Attention Deficit Hyperactivity Disorder in children.
What is ADHD?
ADHD stands for Attention Deficit Hyperactivity Disorder. It is a neurodevelopmental disorder that affects how you pay attention, sit still, and control your behaviour. It occurs in children and may continue into adulthood.
ADHD can be manageable if it is spotted early. Moreover, it is most commonly spotted during early childhood when the child has difficulty paying attention or is hyperactive. It cannot be cured or prevented but therapies and individualised educational plans help the child to manage their symptoms.
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Signs reflecting ADHD
|Inattentive type||Hyperactive-impulsive type|
Causes of ADHD
- Family history & genetics: A family history increases the risk of a child developing ADHD.
- Prenatal and neonatal risks: poor growth in the uterus (severe intrauterine growth restriction), exposure to alcohol or drugs before being born, premature birth and very low birth weight, and lack of oxygen are one of the major causes of ADHD.
- Psychological Trauma: Trauma or abuse in early childhood may affect brain development and lead to ADHD.
- Physical Trauma: Head injuries or nervous system infections might play a role in the development of this disorder.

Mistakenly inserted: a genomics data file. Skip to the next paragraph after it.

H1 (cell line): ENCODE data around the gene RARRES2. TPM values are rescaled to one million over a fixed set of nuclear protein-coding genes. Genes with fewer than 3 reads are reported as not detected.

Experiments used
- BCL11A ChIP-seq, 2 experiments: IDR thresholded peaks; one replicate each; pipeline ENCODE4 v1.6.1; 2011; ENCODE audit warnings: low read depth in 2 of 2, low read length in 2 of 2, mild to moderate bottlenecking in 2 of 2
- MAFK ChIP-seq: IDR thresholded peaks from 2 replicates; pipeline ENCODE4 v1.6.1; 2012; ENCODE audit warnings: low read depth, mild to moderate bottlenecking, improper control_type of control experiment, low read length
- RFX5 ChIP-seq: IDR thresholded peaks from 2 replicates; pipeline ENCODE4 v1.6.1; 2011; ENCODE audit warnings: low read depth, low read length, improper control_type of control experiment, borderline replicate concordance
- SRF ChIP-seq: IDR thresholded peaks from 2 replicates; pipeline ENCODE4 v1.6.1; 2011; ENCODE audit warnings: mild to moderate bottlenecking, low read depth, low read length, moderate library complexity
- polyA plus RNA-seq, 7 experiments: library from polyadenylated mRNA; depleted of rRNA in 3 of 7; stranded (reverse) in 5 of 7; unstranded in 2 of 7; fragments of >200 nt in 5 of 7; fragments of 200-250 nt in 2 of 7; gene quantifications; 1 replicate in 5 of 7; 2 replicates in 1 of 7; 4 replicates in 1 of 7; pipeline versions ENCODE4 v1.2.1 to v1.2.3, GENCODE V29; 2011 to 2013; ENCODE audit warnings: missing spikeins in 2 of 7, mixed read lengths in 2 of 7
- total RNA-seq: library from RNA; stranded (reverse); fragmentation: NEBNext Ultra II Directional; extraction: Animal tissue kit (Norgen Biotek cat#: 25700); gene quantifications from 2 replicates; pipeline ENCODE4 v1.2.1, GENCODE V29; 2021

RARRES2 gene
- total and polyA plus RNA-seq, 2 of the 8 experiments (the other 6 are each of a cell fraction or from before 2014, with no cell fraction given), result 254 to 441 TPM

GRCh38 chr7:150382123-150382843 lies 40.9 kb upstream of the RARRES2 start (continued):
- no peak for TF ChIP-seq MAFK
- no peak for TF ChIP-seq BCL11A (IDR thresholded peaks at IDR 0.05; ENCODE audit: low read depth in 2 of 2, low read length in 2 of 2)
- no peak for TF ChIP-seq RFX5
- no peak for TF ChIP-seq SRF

- Environmental Factors: Exposure to high levels of toxins, such as lead, has been linked to an increased risk of learning and attention-related disorders.
Suggestions for parents:
Children with ADHD generally have deficits in executive functions like the ability to think and plan ahead, organize, control their impulses, and complete tasks on time. The parents should provide extra guidance while the child gradually acquires executive skills of their own.
- Maintain a positive attitude.
- Keep a written list of positive, unique, and valuable things about your child.
- Remember that the child’s behaviour is due to the disorder and most of the time unintentional.
- Be prepared to compromise.
- Be patient.